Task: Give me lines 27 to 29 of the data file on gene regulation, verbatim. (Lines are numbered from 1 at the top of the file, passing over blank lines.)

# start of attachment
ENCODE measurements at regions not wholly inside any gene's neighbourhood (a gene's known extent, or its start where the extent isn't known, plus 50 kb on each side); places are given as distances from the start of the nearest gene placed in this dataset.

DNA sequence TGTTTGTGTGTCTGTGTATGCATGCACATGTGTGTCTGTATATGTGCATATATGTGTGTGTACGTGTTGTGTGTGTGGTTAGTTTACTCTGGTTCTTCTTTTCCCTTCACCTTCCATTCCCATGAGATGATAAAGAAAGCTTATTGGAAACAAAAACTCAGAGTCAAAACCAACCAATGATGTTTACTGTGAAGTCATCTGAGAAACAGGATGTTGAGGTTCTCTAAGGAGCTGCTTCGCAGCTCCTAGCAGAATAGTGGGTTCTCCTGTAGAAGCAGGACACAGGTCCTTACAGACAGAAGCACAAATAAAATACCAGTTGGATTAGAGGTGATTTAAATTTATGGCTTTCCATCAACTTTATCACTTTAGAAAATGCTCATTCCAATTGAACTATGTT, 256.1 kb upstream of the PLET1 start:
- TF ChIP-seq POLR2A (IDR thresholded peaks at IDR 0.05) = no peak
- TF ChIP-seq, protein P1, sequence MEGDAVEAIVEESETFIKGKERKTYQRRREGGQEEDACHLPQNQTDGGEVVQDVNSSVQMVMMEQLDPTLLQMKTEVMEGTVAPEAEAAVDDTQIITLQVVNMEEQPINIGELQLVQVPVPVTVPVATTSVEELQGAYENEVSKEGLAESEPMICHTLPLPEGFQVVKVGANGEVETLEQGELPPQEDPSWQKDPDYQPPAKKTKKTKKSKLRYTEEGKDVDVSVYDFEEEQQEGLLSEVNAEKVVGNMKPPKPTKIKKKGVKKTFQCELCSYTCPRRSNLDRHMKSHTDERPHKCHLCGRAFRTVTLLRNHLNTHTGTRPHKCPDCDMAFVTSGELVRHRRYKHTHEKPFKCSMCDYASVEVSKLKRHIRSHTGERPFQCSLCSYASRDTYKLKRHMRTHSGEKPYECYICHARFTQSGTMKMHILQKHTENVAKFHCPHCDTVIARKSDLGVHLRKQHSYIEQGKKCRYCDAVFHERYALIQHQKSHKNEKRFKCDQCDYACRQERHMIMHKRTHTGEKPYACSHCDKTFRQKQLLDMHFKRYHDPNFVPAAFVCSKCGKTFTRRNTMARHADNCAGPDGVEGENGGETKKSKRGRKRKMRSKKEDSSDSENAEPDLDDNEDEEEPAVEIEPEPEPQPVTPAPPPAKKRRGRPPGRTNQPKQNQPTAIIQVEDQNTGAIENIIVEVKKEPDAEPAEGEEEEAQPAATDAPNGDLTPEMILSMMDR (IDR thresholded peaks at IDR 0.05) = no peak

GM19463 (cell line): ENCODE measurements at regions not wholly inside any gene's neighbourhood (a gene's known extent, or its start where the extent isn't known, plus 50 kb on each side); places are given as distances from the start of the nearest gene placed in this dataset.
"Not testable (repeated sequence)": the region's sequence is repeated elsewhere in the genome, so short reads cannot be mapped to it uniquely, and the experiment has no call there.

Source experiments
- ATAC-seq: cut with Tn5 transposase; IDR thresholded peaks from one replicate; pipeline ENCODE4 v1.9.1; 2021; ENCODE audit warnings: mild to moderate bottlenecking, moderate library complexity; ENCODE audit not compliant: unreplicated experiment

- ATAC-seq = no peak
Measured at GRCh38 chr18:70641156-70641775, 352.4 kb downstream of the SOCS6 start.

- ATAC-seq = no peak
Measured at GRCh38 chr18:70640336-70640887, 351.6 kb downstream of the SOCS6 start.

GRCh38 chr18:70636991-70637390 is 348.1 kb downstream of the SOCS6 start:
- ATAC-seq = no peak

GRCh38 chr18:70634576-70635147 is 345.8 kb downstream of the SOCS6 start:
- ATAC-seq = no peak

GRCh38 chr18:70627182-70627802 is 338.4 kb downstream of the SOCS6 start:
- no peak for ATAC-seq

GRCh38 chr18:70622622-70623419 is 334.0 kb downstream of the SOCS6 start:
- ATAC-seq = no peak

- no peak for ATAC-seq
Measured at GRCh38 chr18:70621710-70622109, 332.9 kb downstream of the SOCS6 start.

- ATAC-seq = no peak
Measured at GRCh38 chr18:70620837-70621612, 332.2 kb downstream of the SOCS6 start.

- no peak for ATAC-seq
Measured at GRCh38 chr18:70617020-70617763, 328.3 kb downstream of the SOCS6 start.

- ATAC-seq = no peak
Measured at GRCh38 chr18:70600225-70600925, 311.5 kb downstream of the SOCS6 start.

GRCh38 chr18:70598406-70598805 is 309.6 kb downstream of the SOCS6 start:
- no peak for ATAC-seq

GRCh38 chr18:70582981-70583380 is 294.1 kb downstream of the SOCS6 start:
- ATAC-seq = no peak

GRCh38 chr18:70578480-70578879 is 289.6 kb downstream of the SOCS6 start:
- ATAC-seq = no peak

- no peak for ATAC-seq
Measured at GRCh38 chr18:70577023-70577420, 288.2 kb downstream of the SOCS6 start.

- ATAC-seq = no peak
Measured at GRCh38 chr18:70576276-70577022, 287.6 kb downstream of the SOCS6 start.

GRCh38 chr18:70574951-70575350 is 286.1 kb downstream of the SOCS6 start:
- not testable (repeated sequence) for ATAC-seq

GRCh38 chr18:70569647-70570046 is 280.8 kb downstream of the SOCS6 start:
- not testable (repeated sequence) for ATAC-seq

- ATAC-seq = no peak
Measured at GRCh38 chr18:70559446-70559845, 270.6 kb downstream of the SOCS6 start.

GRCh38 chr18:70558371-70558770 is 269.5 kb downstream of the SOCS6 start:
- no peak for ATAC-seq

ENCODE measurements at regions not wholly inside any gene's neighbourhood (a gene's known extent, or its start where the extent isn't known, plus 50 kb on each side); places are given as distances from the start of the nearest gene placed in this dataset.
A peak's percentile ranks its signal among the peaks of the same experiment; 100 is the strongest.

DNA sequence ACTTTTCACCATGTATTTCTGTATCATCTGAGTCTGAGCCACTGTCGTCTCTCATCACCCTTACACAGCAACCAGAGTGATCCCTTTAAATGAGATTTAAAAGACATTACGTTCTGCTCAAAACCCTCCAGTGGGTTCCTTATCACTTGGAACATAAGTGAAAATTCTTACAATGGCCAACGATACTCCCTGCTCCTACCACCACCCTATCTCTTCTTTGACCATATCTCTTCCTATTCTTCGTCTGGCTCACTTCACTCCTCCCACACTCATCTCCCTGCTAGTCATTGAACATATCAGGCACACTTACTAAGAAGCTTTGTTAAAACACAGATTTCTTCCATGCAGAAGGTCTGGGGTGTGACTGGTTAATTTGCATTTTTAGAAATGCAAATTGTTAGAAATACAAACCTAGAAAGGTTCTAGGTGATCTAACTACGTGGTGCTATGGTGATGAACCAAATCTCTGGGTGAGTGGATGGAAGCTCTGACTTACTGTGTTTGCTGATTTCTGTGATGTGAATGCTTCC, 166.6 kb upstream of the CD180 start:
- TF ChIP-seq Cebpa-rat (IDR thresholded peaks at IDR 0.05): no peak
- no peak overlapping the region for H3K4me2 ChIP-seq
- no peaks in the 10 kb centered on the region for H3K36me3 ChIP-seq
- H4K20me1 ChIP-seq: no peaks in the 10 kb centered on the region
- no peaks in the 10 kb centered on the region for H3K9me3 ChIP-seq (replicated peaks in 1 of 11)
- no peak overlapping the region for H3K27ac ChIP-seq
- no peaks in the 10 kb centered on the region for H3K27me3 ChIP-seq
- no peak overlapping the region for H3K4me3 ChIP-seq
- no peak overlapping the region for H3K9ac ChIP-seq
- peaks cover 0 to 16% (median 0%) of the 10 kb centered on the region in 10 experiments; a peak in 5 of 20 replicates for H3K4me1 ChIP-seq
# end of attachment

- ATAC-seq = no peak
Measured at GRCh38 chr18:70600225-70600925, 311.5 kb downstream of the SOCS6 start.

GRCh38 chr18:70598406-70598805 is 309.6 kb downstream of the SOCS6 start: